Banyula, a place believed to hold historical significance as a meeting point for First Nations people, is set to again become a place where nature and people meet.
Its current owners aim to return some of the original essence of the land with a large-scale rainforest regeneration project and mixed agricultural enterprise focused on native crops.
Situated just outside of Clunes, the team at Banyula are using regenerative agricultural practices, growing native bush foods, and farming cattle using rotational grazing techniques.
Co-owner of the property Richard Schweger said this was just the beginning: "Our commitment to this regenerative project means we're heading beyond simple sustainability, towards the creation of a lasting model for nature and people. It's a 100 plus year plan."
Nestled beside the Booyong Nature Reserve, Richard and the team aim to restore as much as of the Big Scrub as they can, to improve wildlife habitat and the ecosystem.
"It's about setting up a system where the rainforest regeneration positively impacts the crops, cross pollinating, feeding the soil, creating its own microclimate and delivering newfound vigour to both the landscape and produce," Richard said.
"The planting of eucalypt species for koalas, will also restore land that is otherwise difficult to farm, and will form what will eventually become a 'koala resort'."
With close to 300 thousand trees already planted, biodiversity is expected to flourish.
The farm's carbon sequestration efforts also come in the form of a large-scale integrated model, facilitated by Climate Friendly, earning well-deserved carbon credits.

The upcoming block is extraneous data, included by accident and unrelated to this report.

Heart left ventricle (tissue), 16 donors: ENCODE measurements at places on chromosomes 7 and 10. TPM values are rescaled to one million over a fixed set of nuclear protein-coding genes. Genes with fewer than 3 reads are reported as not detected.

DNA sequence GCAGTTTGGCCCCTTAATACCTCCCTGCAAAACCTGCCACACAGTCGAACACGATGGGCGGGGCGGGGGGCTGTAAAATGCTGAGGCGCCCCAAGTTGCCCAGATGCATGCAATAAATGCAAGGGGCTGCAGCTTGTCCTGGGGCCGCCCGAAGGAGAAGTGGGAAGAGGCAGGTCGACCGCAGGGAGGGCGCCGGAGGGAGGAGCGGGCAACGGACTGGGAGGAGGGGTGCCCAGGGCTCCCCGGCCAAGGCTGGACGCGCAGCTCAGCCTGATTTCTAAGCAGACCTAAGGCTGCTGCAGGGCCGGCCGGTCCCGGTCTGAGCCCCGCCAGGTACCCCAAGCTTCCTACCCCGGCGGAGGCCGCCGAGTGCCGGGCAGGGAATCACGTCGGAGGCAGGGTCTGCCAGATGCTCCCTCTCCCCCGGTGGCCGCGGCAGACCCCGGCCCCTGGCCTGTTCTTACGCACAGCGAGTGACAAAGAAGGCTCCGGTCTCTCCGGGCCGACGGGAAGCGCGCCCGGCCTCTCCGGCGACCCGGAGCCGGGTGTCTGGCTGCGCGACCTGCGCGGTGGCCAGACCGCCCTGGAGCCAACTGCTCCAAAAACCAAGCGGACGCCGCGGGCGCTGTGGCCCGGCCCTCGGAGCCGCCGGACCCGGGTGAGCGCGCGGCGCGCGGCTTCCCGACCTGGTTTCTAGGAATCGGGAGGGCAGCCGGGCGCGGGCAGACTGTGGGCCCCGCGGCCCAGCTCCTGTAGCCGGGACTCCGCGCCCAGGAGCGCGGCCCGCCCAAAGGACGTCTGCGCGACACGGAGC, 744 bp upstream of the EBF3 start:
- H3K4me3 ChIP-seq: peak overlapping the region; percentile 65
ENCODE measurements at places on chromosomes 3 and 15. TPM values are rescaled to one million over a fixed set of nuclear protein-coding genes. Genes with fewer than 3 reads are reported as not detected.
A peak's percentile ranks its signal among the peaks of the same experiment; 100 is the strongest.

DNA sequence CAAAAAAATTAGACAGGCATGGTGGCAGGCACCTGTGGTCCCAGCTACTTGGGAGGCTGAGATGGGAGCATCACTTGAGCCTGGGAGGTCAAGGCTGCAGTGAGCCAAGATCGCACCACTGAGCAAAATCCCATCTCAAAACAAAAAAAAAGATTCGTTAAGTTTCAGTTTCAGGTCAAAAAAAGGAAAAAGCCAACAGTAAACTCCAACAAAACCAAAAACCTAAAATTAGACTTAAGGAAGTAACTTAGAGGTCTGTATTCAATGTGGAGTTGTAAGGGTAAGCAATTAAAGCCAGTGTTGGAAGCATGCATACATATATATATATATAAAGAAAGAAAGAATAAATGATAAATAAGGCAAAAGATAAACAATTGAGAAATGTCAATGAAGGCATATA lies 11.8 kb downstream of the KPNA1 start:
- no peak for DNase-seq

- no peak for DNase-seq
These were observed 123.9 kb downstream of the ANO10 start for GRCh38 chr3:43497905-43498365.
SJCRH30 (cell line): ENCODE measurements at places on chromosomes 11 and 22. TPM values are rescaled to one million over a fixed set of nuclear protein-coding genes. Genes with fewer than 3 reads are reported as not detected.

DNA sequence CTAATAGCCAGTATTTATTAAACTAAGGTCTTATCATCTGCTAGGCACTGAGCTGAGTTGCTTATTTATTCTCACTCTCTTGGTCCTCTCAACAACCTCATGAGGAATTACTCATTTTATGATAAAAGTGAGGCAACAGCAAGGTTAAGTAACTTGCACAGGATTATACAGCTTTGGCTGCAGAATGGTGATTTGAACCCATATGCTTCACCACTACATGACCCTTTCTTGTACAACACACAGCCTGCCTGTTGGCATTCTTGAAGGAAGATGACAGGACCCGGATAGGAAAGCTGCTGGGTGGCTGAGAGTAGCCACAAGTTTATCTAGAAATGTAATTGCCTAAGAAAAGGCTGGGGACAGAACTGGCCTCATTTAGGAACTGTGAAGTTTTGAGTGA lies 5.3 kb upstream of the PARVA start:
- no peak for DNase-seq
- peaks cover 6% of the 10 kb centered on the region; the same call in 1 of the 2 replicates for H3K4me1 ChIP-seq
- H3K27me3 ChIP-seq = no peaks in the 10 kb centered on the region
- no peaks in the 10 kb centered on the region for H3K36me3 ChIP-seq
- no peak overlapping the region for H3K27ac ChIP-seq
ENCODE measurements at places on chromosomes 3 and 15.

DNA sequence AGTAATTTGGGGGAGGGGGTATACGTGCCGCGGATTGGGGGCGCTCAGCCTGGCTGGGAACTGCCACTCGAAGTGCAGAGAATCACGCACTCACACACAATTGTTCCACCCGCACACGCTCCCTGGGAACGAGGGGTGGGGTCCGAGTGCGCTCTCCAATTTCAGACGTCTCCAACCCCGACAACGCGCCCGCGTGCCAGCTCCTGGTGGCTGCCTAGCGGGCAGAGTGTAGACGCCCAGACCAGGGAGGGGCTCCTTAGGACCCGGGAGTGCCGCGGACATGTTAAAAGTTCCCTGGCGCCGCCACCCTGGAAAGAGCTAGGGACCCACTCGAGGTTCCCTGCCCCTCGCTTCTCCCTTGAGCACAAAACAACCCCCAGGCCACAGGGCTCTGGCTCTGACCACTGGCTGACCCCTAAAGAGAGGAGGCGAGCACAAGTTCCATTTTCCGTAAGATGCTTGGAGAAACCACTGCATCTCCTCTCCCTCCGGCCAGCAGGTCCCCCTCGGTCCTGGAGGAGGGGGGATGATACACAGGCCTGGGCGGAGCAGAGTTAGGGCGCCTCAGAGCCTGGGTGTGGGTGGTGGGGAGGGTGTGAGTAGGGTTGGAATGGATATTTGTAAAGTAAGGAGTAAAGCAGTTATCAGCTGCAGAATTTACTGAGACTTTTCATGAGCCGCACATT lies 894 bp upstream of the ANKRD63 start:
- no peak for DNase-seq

Within the Wilson River flats, encompassing 500 acres, the cattle are moved using a system of rotational grazing. This ensures the land is granted respite, fostering vitality and prosperity.
Grasses, clovers, and legumes have emerged, breathing new life into the land.
Property managers utilise regenerative agriculture practices like no till systems, cover crops and insectaries, agroforestry, active water management and minimisation of machinery use.
"We envision Banyula as a sustainable journey with nature and would like to extend an open invitation for people to come on this regeneration journey with us, to partake in the vision of a future where nature's resurgence is celebrated and can co-exist with agriculture," Richard said.
Banyula will be hosting a field day on June 16 which will look at the big and microscopic issues involved in farming for climate resilience and productivity.
The event is an initiative of Northern Rivers Net Zero, in collaboration with Southern Cross University, Banyula, and the Primary Industries Education Foundation Australia.
Co-hosted by filmmaker Damon Gameau and regenerative agriculture pioneer Lorraine Gordon, the field day also features DPI soil scientist Dr Lukas Van Zwieten, and CEO of The Casino Food Co-op Simon Stahl. This will be followed by a panel discussion, Q&A, and lunch prepared by Mindy Woods and David Carew.
Get tickets to Farming for Climate Resilience and Productivity at Eventbrite.